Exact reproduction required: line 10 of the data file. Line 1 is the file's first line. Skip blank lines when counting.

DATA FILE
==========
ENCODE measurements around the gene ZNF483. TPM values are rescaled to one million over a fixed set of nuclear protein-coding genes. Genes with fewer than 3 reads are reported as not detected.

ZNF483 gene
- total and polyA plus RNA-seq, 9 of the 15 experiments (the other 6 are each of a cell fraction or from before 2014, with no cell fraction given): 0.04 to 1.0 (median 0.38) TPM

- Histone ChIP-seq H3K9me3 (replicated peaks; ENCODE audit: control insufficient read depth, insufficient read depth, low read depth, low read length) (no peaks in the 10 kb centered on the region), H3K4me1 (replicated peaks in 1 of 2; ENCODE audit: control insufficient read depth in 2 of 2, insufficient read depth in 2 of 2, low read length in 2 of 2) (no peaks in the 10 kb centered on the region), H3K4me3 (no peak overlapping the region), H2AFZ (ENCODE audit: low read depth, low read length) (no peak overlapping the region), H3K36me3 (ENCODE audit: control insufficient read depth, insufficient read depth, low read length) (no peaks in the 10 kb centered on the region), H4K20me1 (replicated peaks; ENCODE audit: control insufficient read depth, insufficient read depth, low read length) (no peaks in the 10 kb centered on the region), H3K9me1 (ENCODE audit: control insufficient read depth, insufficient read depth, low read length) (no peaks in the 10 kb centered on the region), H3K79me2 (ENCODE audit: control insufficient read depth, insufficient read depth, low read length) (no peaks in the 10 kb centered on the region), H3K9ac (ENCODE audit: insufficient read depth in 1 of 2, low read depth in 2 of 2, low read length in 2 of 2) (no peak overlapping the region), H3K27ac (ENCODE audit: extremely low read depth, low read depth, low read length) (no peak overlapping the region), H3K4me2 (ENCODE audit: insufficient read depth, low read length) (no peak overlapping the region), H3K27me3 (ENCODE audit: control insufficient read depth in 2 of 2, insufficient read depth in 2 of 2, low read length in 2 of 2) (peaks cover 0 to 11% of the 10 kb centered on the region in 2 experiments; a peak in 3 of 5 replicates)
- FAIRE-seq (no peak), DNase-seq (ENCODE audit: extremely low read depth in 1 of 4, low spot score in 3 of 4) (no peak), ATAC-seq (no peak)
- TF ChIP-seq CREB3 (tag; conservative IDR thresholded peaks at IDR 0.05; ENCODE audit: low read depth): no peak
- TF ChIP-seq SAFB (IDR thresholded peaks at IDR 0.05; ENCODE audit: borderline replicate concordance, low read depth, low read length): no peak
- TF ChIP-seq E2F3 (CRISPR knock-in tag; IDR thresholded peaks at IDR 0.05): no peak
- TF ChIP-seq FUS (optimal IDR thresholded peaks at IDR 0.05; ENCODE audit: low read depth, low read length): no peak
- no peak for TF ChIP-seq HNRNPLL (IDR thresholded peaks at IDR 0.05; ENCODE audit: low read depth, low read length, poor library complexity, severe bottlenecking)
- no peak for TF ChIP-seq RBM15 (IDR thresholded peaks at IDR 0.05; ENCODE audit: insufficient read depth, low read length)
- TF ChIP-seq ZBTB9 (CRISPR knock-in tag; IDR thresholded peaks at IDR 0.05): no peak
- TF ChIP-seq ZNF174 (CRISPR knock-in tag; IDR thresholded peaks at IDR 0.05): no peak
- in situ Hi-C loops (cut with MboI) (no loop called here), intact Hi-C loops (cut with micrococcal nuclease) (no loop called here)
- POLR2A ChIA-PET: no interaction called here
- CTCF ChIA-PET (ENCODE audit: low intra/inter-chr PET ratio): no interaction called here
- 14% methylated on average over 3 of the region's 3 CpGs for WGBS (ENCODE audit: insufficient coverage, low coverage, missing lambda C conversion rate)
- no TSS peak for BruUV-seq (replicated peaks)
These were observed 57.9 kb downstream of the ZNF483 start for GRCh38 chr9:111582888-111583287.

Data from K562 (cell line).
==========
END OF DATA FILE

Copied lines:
- no peak for TF ChIP-seq HNRNPLL (IDR thresholded peaks at IDR 0.05; ENCODE audit: low read depth, low read length, poor library complexity, severe bottlenecking)